Fish Meets Dish
Exploring the food scene in Fishtown
Article by Justin Guo
Photos by Alice Deng
Around lunchtime a few days ago, I went to Franklin’s Table, the same way many of us have been eating recently at this new upscale fast-casual food court. The prices are high — almost every food truck on campus will run you under 7 dollars for a meal — but admittedly the food is quite good, almost worth it.
Too bad Goldie required a 30 minute wait. Fine. I had a friend to keep me company, and had time to burn. I get up to the register and once I finish paying, I overhear behind me — “do you accept cash?” A quick, polite “no, sorry” from the cashier, and poof the man is gone by the time I turn around. I remember who was standing behind me. Sandwiched between black fur-lined jackets, a normal middle-aged hispanic man wearing a construction t-shirt and dirty jeans. Not to pass judgement, but he’s probably not particularly rich — at least compared to the rest of the demographic at Franklin’s Table. He had waited just as long as I had, and probably just wanted to grab a quick lunch before continuing working at the new place everyone had talked about. But all of a sudden, he was gone.
Turns out, only one lunch vendor at Franklin’s Table takes cash. Vendors cite efficiency reasons, risk management reasons, and even sentiment like Steven Cook of Goldie’s “students have less experience with cash”.  And honestly, I can see how it might be financially reasonable for management to make the decision of removing cash from the equation.
Yet, the entire class of residents and workers that has limited access to debit or credit cards — the “unbanked” and “underbanked” of Philadelphia — all of a sudden, finds itself excluded from this new, glamorous space. On top of the already quite high price point, getting rid of cash payment is a terribly effective way to make poor people disappear.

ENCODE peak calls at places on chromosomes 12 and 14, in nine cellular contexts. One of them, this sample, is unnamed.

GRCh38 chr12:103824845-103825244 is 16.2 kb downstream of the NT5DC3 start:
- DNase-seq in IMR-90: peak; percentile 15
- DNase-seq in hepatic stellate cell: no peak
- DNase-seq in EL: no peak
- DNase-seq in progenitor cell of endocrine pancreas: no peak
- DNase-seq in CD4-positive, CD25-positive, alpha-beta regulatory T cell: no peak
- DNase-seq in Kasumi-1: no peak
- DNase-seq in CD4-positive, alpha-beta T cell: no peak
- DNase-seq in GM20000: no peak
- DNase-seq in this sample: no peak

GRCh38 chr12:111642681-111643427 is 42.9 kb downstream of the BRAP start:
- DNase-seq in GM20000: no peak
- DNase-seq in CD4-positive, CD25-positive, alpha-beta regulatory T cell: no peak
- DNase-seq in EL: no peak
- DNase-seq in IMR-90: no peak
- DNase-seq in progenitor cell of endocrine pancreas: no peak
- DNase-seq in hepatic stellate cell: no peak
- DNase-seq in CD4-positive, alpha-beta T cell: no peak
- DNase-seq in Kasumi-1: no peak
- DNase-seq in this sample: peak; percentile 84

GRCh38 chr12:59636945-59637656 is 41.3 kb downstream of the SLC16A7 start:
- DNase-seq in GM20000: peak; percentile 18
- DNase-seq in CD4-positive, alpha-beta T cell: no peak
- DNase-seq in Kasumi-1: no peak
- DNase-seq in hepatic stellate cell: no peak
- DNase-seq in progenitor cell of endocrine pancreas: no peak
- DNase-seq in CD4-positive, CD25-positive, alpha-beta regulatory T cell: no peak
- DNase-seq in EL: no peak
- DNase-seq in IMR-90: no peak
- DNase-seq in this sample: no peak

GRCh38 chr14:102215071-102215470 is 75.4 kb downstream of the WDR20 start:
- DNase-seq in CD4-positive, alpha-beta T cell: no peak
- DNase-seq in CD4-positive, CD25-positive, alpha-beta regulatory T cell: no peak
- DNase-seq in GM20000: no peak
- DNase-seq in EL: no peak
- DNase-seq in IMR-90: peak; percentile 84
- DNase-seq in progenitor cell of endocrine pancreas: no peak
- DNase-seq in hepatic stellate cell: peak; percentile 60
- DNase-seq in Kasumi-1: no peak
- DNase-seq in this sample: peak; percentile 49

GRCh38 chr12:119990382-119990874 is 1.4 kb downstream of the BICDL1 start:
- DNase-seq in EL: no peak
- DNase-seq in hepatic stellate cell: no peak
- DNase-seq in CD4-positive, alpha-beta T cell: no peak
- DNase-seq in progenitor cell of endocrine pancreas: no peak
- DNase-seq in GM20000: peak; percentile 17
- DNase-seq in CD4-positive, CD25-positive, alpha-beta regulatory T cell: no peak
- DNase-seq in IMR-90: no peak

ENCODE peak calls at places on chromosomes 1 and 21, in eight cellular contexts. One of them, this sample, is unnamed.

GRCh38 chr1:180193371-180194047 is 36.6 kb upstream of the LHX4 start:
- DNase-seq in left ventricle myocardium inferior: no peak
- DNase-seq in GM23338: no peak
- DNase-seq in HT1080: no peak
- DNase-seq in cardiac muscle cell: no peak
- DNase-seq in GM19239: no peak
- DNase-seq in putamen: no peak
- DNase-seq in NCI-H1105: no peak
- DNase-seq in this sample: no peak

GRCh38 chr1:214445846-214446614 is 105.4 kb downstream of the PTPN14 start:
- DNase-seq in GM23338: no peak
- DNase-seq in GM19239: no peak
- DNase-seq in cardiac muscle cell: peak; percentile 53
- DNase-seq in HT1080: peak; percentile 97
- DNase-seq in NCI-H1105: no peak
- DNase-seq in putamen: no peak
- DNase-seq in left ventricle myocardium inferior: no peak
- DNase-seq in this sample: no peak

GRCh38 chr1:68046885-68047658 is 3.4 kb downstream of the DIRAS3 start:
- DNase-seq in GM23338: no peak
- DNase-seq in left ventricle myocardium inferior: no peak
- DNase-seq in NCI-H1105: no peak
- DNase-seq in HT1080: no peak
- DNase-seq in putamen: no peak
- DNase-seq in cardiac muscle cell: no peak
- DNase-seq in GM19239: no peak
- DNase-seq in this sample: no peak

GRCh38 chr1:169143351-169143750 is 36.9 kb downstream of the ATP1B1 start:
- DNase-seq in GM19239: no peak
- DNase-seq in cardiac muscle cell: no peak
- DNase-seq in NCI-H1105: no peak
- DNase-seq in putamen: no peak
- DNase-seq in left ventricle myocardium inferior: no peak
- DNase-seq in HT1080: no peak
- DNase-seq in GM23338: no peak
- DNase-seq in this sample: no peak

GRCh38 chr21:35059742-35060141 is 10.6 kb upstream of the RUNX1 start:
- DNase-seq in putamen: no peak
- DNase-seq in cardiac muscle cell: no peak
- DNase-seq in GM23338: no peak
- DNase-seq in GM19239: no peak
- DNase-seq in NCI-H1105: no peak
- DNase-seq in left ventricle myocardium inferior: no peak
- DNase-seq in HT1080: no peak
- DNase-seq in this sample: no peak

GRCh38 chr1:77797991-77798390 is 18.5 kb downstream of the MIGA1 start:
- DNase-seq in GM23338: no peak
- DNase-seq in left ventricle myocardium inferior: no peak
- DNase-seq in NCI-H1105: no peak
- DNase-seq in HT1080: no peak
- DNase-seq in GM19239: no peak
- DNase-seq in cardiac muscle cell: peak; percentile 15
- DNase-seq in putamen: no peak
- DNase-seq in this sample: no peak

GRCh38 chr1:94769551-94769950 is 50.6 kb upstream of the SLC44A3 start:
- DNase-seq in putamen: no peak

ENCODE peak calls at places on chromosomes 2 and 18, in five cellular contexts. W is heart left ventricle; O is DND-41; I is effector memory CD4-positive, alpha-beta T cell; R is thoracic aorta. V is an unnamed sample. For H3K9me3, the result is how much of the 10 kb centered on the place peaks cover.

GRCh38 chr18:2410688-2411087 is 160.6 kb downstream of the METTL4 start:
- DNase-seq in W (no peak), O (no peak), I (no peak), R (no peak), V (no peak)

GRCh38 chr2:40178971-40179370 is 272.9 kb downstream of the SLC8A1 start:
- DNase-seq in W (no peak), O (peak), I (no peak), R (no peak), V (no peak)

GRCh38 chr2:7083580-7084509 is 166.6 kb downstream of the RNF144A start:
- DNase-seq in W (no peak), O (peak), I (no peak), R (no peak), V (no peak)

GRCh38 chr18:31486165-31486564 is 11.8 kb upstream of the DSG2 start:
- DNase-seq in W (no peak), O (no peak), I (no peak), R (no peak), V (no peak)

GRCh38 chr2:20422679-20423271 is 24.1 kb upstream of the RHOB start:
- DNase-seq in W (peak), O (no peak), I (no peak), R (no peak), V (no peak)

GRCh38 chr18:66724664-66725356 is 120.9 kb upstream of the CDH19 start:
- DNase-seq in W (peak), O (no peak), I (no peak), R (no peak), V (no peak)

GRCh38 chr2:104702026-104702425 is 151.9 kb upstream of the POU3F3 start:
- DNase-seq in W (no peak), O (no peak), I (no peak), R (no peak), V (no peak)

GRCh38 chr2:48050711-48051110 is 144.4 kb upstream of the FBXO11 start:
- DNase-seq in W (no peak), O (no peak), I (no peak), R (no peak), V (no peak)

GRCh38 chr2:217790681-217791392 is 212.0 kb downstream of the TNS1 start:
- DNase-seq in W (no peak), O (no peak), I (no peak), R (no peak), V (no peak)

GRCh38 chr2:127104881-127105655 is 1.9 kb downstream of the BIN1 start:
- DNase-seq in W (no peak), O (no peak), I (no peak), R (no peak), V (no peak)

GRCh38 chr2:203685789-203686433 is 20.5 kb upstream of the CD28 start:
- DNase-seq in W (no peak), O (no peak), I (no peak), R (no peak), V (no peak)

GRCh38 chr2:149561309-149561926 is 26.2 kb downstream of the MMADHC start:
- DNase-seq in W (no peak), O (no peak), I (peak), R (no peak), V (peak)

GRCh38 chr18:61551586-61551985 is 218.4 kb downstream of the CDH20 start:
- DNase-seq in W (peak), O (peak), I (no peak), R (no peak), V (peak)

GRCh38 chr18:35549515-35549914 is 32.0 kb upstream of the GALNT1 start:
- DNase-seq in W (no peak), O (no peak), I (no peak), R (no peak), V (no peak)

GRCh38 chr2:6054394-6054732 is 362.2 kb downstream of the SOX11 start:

In 2009, 14.3% of Philadelphia was completely “unbanked”, meaning no savings or checkings account. An even larger 23.5% were “underbanked”, meaning those who have savings or checkings accounts but rely on generally expensive, alternative financial services to get by due to limited access to traditional credit and financing.  Unbanked and underbanked people are disproportionately drawn from poorer, less educated demographics.  Obviously, between 2009 and 2018, the numbers may have changed. But I have little doubt that the number of people in Philadelphia without credit or debit cards remains very far from trivial.
Penn has created a glamorous new space for its students. But again, it’s overlooked its obligations to its community. And in this case, Penn’s obligations do not even take the form of active contribution. Franklin’s Table excludes an entire class of people. Sanitized.
Within this article, I don’t want to make any claims about Franklin Table’s effects on gentrification — there is a lot of coverage on that topic already. While I think there is a lot to be said on these topics, I simply want to make one small, actionable recommendation that pushes Penn’s obligations at least in the right direction. I urge Penn and our new vendors to turn Franklin’s Table cash friendly. Until then, I will not be eating at Franklin’s Table, and I will encouraging my friends to do the same. Even if the per customer profit margins might be higher under a cash-free system, opening up to the (okay, admittedly not your target) market of poorer customers (and kids under 18!) should hopefully make up enough of the difference for the ethical decision to be “worth it”.